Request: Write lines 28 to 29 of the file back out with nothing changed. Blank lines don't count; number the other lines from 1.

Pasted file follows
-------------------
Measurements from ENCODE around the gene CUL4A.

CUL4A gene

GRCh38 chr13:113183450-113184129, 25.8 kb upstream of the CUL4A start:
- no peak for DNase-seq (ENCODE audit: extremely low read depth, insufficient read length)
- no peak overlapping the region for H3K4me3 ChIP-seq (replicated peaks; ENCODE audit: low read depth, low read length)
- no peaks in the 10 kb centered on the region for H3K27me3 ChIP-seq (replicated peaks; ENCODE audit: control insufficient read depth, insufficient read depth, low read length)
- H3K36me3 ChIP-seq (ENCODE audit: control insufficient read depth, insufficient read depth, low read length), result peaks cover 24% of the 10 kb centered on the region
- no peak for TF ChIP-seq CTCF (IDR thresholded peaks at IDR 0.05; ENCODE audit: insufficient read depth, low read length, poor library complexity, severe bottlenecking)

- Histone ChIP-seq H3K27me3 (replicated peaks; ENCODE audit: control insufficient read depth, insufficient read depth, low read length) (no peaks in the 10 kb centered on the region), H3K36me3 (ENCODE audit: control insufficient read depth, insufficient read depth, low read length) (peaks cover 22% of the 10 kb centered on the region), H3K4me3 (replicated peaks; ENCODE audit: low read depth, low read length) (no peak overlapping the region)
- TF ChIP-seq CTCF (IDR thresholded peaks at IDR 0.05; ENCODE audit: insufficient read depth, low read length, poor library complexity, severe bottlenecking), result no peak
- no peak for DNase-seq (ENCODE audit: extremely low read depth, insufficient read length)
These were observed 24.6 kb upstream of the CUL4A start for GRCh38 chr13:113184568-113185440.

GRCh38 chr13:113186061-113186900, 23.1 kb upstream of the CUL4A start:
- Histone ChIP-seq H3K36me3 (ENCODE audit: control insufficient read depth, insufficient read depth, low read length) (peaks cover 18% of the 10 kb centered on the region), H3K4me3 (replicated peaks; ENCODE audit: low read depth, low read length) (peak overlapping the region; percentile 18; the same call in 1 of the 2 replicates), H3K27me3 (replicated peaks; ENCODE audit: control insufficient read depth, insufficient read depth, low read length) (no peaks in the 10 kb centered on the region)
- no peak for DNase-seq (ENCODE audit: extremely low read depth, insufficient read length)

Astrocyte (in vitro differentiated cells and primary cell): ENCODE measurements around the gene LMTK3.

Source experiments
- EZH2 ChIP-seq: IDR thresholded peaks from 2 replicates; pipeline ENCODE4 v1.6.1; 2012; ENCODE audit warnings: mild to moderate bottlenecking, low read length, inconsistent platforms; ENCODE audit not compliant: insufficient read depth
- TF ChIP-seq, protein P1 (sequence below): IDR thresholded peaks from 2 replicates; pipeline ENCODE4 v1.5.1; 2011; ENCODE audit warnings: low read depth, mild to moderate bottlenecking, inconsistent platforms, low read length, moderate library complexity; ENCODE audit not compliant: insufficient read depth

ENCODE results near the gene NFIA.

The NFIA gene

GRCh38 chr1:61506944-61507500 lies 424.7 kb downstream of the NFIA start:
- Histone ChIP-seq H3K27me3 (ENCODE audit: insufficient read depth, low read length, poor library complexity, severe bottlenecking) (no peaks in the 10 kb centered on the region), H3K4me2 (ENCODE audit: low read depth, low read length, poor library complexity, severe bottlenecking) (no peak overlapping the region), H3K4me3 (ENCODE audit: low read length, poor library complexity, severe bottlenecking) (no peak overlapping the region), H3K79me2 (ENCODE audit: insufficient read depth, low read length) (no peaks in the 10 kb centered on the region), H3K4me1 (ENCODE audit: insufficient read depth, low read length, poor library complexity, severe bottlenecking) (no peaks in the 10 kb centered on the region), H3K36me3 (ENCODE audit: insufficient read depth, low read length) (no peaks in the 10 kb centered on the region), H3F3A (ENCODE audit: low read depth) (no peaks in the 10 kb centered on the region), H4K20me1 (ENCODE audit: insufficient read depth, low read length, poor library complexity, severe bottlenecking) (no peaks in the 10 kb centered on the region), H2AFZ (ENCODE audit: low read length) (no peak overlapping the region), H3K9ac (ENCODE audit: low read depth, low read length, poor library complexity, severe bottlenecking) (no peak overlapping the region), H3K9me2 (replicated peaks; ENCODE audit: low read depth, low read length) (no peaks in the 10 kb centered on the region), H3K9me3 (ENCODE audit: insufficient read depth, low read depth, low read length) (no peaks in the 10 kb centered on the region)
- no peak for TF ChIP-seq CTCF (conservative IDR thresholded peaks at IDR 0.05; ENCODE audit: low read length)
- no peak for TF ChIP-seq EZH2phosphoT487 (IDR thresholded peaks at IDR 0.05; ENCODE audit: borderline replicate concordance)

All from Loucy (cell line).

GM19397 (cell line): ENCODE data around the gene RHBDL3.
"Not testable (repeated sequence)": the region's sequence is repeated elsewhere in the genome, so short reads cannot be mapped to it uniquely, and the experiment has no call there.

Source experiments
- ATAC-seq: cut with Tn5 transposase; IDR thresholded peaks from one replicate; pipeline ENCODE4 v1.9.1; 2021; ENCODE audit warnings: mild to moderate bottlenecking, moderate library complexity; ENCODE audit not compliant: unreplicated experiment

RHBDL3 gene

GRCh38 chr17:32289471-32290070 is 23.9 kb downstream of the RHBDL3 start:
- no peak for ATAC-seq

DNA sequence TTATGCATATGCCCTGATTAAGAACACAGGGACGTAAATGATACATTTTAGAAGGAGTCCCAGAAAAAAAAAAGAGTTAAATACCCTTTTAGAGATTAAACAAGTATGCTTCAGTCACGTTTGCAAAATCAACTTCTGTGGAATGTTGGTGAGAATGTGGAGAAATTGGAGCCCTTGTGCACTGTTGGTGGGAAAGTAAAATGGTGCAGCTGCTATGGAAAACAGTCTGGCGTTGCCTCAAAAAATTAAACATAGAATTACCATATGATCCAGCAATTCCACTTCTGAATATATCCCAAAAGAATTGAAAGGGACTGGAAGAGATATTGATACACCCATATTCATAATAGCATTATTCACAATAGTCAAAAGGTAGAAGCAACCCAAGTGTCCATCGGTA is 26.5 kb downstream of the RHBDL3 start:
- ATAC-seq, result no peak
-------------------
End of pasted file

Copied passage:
"Not testable (repeated sequence)": the region's sequence is repeated elsewhere in the genome, so short reads cannot be mapped to it uniquely, and the experiment has no call there.

Source experiments